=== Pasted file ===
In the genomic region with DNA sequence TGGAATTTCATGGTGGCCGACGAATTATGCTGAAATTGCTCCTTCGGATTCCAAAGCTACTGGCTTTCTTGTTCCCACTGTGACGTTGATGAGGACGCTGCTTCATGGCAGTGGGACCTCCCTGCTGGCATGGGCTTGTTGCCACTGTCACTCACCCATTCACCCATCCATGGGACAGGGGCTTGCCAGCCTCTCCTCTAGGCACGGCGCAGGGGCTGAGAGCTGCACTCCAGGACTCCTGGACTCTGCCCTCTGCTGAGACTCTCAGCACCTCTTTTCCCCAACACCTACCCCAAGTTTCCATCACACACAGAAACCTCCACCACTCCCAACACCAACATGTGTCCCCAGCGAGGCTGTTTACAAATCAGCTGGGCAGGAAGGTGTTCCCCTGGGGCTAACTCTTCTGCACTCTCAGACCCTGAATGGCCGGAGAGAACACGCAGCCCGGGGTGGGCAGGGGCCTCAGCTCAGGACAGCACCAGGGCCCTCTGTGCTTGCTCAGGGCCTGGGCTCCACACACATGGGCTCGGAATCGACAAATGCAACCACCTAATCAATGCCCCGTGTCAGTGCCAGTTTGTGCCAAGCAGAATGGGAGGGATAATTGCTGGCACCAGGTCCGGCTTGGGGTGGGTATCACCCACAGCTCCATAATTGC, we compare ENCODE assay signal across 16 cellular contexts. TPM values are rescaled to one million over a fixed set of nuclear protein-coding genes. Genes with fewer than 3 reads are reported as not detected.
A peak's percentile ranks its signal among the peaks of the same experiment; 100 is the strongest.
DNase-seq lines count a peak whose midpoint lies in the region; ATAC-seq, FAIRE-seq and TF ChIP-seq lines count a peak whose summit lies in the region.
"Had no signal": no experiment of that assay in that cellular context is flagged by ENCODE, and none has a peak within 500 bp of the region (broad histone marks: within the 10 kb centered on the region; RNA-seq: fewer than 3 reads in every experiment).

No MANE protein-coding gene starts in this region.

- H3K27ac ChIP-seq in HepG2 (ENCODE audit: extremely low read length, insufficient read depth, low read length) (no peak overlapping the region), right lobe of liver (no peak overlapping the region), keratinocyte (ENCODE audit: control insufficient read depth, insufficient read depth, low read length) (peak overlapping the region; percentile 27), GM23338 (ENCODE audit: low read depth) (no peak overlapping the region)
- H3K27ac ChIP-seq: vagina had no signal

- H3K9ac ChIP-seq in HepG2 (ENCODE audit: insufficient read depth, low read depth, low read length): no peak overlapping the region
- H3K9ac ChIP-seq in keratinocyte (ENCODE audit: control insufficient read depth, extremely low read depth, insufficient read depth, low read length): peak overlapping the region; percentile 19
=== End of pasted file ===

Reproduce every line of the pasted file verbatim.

In the genomic region with DNA sequence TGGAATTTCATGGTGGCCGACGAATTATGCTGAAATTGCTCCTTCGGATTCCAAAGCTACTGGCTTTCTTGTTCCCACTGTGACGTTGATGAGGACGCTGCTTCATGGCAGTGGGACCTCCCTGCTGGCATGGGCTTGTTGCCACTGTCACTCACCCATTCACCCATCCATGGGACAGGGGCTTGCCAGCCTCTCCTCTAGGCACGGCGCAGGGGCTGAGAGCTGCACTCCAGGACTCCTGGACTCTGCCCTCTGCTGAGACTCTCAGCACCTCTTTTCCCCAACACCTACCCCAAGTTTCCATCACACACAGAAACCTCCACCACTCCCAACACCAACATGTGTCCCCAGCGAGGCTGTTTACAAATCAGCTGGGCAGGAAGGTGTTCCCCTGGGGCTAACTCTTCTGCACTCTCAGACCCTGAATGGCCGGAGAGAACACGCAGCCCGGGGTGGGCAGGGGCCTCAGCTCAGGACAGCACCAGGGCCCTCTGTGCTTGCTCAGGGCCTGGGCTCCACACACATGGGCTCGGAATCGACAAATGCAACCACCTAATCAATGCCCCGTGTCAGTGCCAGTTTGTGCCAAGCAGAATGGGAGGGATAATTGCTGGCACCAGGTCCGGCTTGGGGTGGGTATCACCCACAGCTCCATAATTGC, we compare ENCODE assay signal across 16 cellular contexts. TPM values are rescaled to one million over a fixed set of nuclear protein-coding genes. Genes with fewer than 3 reads are reported as not detected.
A peak's percentile ranks its signal among the peaks of the same experiment; 100 is the strongest.
DNase-seq lines count a peak whose midpoint lies in the region; ATAC-seq, FAIRE-seq and TF ChIP-seq lines count a peak whose summit lies in the region.
"Had no signal": no experiment of that assay in that cellular context is flagged by ENCODE, and none has a peak within 500 bp of the region (broad histone marks: within the 10 kb centered on the region; RNA-seq: fewer than 3 reads in every experiment).

No MANE protein-coding gene starts in this region.

- H3K27ac ChIP-seq in HepG2 (ENCODE audit: extremely low read length, insufficient read depth, low read length) (no peak overlapping the region), right lobe of liver (no peak overlapping the region), keratinocyte (ENCODE audit: control insufficient read depth, insufficient read depth, low read length) (peak overlapping the region; percentile 27), GM23338 (ENCODE audit: low read depth) (no peak overlapping the region)
- H3K27ac ChIP-seq: vagina had no signal

- H3K9ac ChIP-seq in HepG2 (ENCODE audit: insufficient read depth, low read depth, low read length): no peak overlapping the region
- H3K9ac ChIP-seq in keratinocyte (ENCODE audit: control insufficient read depth, extremely low read depth, insufficient read depth, low read length): peak overlapping the region; percentile 19